The Pyrenees---Southern France

The Pyrenees---Southern France

Wednesday, January 12, 2011

Katie Gates Writes

        I follow a number of blogs.  Sometimes too many for my feeble mind to keep up with.  Some of the blogs I follow are gut-bustingly funny.  Some are serious and introspective. Some are teaching blogs. Some are writing ones.

         However, I am never disappointed when Katie has a new post.  Today's is a gem.

          If you are 50-something, you remember bench seats--front and back--in cars.  No seat belts, which meant corners involved some sliding at times.  It was a time when mothers dropped their kids off at the toy department at Target, and the kids were safe wandering the aisles until mom was ready to check out.  

         Although it was a different way of life then, now that we are 50- or 60-something, we are now the middle of the "sandwich."  Some of us have children and grandchildren. Some don't.  Some are lucky enough to still have their elderly parents with them. Some are not.

         Read Katie's post.  It's entitled "The Distance From Our Corners." She can say it so much better than I can... 

(Katie's novel, The Somebody Who, would appeal to anyone who has older parents or anyone who hopes to be able to enjoy their parents when they become elderly.  She generously has quite a few excerpts on her blog to pique your interest.)

Tuesday, January 11, 2011

A Magpie Tale

      Thanks to Magpie Tales, there is a photo or drawing every Tuesday to prod you into writing.  Check out the site for many, many interesting takes.

      Here is mine:

          Dark song,
          with low, disconnected chords
          played out with a halting limp.

          A dirge.
          A hymn to play
          to honor the dead.

          The past is gone,
          and life as we know it
          will never return...

What Teachers REALLY Do on Snow Days

         My students think I get disappointed when school is not in session.  When I tell them at dismissal, "We might not have school tomorrow--so sad--and if that's the case, you will have extra time to..."

        I add a wink in when I express how regretful I will be if we get a snow day.  My brighter kids get my true intentions before the wink even happens.  Some of my slower kids try to argue with me, telling me they think it would be great if school was called off.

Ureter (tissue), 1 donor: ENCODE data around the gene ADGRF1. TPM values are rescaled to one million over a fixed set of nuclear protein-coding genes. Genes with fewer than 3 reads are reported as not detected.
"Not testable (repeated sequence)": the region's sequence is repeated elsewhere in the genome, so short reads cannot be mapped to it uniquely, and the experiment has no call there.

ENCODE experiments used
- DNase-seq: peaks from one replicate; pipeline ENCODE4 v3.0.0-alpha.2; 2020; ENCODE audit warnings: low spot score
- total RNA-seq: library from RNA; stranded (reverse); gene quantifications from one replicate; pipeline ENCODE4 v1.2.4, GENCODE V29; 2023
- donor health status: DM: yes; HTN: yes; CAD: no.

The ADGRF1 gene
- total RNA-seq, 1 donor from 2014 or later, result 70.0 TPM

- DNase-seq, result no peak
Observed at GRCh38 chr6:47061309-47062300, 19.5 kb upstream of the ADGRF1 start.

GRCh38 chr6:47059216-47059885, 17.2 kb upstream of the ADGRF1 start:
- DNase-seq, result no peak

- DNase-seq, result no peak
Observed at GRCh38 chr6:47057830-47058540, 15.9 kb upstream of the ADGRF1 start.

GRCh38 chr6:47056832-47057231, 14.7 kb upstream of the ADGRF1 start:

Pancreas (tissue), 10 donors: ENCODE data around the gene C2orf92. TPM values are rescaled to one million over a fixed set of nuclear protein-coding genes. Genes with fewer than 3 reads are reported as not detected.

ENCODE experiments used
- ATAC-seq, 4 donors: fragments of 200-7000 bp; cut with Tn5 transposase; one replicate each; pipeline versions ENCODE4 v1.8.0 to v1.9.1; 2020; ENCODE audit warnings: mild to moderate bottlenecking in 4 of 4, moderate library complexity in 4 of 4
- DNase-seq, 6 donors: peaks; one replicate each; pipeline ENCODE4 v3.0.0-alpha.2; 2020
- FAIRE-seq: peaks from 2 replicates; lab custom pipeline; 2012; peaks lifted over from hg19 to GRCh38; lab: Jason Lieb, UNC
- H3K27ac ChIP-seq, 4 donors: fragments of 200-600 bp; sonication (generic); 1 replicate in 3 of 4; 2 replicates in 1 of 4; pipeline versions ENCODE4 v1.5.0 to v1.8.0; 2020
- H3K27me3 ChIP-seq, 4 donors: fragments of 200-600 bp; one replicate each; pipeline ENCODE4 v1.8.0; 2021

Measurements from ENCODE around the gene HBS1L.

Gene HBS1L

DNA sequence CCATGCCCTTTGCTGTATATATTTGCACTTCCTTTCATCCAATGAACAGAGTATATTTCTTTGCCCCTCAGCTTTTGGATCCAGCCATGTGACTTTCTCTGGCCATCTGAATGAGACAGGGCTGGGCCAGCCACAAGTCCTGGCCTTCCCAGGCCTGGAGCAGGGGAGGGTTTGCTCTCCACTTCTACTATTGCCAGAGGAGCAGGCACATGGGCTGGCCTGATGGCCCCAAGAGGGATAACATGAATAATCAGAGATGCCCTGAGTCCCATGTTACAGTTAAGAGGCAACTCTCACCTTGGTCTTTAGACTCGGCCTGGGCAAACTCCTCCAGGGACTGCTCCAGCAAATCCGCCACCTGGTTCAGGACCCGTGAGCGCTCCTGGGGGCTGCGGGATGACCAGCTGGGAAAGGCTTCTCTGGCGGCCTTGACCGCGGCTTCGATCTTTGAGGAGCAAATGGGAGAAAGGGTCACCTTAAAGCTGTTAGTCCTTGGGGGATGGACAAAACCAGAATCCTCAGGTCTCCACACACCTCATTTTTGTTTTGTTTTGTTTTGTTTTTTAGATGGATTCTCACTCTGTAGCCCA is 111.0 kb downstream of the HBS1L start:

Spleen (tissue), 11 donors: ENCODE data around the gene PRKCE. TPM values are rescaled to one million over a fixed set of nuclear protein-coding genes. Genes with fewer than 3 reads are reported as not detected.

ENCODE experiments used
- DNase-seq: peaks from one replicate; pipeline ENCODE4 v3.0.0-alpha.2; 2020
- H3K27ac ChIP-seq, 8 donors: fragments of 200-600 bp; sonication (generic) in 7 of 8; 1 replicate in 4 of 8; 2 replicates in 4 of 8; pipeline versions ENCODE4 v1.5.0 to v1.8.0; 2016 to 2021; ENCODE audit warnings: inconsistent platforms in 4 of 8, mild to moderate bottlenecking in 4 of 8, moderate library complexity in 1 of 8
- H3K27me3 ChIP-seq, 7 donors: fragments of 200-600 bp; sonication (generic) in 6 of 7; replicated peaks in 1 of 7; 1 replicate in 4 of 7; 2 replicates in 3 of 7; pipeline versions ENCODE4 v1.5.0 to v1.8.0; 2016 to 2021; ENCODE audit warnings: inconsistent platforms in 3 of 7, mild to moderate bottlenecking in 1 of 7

Don't get me wrong.  I enjoyed our holiday break.  I would have loved to have another few days tacked onto it, but I was genuinely glad to see my kids when January 3rd rolled around.

        However, snow days are another thing...

        Snow days are like a gift from the gods.  They are an unexpected day to do...whatever.  Snow days are a nod from above, telling us 'We know you lead too hectic of a life, so here's a span of time, and life as you know it is suspended for one whole day.'

photo by Wowpictures

       This is what my students probably think I do when I am not at school:
  • use sharpie markers to make the circles under my eyes darker
  • comb the hair (gray!) that has the ambition to become a full-blown mustache
  • practice my broom-flying skills
  • devise new ways to torture them through writing and math assignments
      However, when this morning rolled around, the possibility did not look too hopeful. At 3:30, the snow did not look too deep.  Would there be enough inches on the ground to cancel school?  Or, would I have to drag myself to work, surly, because I had counted my snow day before it had hatched arrived?

       This is what I really did this morning:

4:00 A.M.  Turned on the TV, even though the "real" (main") closings don't begin until an hour later. 
4:02  Switched channels several times.  No mention yet...Went back to sleep.
5:00  Turned on the TV again.  After looking at several channels, I have the schools--the ones that are close alphabetically to my district-- memorized, and when mine is skipped over, I groan.
5:00-5:19  Kept changing the channel on the TV, trying to find the station that would deliver the good news first.
5:20  I see my district's name at the bottom of the TV screen.
5:20:2  I scream and jump into the air.
5:21  I watch again, to make sure it was not a mirage.
5:22  I call the teacher "below" me on the phone chain, and then I call several other teachers (just because I want to share the good news).  
5:25  Hug the dogs extra tightly, and tell them what a fun day it is going to be for them.
5:30-7:00  Read "The Help" until I only have 70 more pages til the end.  I decide that will be my afternoon "treat."